When news hit the internet the day before Thanksgiving that Donald Trump had tapped Michigan billionaire Betsy DeVos for his Secretary of Education, reaction came feverishly from all spectrums of the education community.  If you were a champion of charter schools and vouchers, you were elated.  Not so much so from those who never fell under their spell.

A member of the Alabama state school board contacted me.  They were not happy.  I told them that I did not see that much difference in Ms. DeVos and our new state superintendent Mike Sentence–except the size of their bank accounts.  Both are big fans of charters and neither were trained as educators.

And after 24 hours of pondering this move by the President-to-be, I realize that I also have something in common with Ms. DeVos (that has nothing to do with money).  Both of us are passionate about education, though for entirely different reasons.  I honestly don’t know why she is other than apparently some super rich folks decide to take on the role of social engineer and tell the rest of us what is in our own best interest.

My passion comes from many, many visits to rural and inner-city schools where I’ve seen for myself the challenges teachers and principals face every day.  And for some reason, it is hard for me to imagine that Betsy DeVos has spent much time in places such as Packer’s Bend, Fruithurst, Pine Hill, Huxford and Arley.  I wonder how much of her fortune she spent putting showers in inner-city schools so that kids from homes without running water can get clean.  Has she ever been to Hayneville or Ft. Deposit or Clayton preaching vouchers and charters to a roomful of mamas and daddies who don’t have the means to transport their children to an alternative school if one was even available?

So I am old and hard-headed and just a redneck, but for some reason I find it hard to grasp that someone accustomed to the rarefied air of Trump Tower or a Michigan estate has much in common with the world they wish to rule over.

For a closer look at Ms. DeVos, I recommend this article from the New York Times, portions of which I present below.

It is hard to find anyone more passionate about the idea of steering public dollars away from traditional public schools than Betsy DeVos, Donald J.Trump’s pick as the cabinet secretary overseeing the nation’s education system.

For nearly 30 years, as a philanthropist, activist and Republican fund-raiser, she has pushed to give families taxpayer money in the form of vouchers to attend private and parochial schools, pressed to expand publicly funded but privately run charter schools, and tried to strip teacher unions of their influence.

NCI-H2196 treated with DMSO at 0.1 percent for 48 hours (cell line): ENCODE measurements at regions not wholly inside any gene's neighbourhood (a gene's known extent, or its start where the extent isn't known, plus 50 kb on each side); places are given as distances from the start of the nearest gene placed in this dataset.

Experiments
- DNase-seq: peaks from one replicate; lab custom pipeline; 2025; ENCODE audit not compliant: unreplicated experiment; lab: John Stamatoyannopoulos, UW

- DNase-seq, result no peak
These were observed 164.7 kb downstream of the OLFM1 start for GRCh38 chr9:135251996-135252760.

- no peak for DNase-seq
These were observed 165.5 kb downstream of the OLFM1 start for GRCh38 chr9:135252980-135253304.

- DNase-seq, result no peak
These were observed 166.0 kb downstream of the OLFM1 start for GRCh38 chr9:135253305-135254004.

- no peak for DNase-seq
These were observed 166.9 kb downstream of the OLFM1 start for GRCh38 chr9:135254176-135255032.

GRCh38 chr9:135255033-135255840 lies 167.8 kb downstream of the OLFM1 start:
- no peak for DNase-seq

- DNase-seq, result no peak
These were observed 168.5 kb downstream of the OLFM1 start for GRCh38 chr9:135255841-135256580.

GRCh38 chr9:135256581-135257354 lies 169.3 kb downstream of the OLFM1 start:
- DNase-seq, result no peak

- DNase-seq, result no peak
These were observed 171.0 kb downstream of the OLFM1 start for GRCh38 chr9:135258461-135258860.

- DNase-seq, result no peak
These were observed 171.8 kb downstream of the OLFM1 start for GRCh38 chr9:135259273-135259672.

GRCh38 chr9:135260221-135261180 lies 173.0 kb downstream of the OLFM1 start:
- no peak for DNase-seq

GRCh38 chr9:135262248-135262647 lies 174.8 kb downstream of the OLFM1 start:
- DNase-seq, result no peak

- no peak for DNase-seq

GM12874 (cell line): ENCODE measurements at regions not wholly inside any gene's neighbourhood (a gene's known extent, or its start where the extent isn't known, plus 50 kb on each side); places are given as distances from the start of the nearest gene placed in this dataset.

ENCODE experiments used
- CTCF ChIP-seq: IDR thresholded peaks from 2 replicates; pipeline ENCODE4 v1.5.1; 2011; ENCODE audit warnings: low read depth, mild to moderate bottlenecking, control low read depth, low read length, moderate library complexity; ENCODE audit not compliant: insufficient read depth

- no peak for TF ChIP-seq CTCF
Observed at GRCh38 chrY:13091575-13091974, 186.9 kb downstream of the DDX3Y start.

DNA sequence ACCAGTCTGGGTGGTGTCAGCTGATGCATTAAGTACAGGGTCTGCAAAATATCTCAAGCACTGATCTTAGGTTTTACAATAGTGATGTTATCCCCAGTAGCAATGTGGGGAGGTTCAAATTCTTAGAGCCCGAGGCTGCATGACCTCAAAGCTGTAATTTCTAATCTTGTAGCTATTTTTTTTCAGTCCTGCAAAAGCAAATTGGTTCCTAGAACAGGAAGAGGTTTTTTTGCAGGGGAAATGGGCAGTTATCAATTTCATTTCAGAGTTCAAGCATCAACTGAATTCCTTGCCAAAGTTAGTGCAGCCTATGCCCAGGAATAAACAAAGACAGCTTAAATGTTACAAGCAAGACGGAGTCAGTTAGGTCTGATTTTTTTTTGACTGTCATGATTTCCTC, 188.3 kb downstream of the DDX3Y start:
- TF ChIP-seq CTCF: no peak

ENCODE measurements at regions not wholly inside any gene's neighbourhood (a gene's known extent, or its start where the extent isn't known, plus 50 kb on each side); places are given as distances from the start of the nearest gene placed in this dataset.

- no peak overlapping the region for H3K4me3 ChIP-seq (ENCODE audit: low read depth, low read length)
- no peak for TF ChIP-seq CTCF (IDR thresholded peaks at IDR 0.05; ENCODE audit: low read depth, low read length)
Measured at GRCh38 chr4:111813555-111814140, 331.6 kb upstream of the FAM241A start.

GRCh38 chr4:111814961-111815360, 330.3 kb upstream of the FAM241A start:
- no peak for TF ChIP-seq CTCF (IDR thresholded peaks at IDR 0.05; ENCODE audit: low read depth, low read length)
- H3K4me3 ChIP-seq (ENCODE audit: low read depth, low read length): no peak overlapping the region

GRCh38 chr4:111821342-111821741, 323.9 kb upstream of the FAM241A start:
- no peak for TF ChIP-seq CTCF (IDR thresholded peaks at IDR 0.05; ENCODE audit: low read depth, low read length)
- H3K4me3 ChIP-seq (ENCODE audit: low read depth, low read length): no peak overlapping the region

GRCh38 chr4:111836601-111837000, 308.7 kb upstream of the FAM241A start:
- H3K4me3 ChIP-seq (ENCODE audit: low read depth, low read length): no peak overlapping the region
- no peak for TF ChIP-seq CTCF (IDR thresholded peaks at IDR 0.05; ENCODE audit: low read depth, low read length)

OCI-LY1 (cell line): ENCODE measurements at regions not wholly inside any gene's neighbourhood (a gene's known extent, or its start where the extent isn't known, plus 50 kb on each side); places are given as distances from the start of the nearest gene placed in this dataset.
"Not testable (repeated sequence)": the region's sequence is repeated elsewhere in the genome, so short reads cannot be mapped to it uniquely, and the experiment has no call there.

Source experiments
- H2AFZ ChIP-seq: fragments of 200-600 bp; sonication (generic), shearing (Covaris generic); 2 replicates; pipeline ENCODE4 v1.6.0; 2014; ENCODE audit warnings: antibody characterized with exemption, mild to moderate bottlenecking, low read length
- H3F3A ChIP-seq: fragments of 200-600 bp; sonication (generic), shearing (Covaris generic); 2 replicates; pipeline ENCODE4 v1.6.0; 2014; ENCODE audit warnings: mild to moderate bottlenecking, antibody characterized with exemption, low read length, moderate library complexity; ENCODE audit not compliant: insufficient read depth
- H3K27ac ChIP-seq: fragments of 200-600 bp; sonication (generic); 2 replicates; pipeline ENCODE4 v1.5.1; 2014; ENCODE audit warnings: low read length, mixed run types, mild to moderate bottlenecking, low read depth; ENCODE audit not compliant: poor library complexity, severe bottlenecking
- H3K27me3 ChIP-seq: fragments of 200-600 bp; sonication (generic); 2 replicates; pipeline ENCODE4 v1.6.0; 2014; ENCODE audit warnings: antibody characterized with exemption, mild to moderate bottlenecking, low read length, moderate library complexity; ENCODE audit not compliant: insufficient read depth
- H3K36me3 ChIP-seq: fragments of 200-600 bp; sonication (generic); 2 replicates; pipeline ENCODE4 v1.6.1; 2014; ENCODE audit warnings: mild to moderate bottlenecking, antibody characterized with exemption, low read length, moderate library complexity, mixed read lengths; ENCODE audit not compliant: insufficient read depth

A daughter of privilege, she also married into it; her husband, Dick, who ran unsuccessfully for governor of Michigan a decade ago, is heir to the Amway fortune. Like many education philanthropists, she argues that children’s ZIP codes should not confine them to failing schools. (Can you say Alabama Accountability Act?)

As a candidate, Mr. Trump proposed steering $20 billion in existing federal money toward vouchers that families could use to help pay for private or parochial schools, perhaps tapping into $15 billion in so-called Title I money that goes to schools that serve the country’s poorest children. He called school choice “the civil rights issues of our time.”

Michigan is one of the nation’s biggest school choice laboratories, especially with charter schools. The Detroit, Flint and Grand Rapids school districts have among the nation’s 10 largest shares of students in charters, and the state sends $1 billion in education funding to charters annually. Of those schools, 80 percent are run by for-profit organizations, a far higher share than anywhere else in the nation.

And a federal review in 2015 found “an unreasonably high” percentage of charter schools on the list of the state’s lowest-performing schools. The number of charter schools on that list had doubled since 2010, after the passage of a law a group financed by Ms. DeVos pushed to expand the schools. The group blocked a provision in that law that would have prevented failing schools from expanding or replicating.”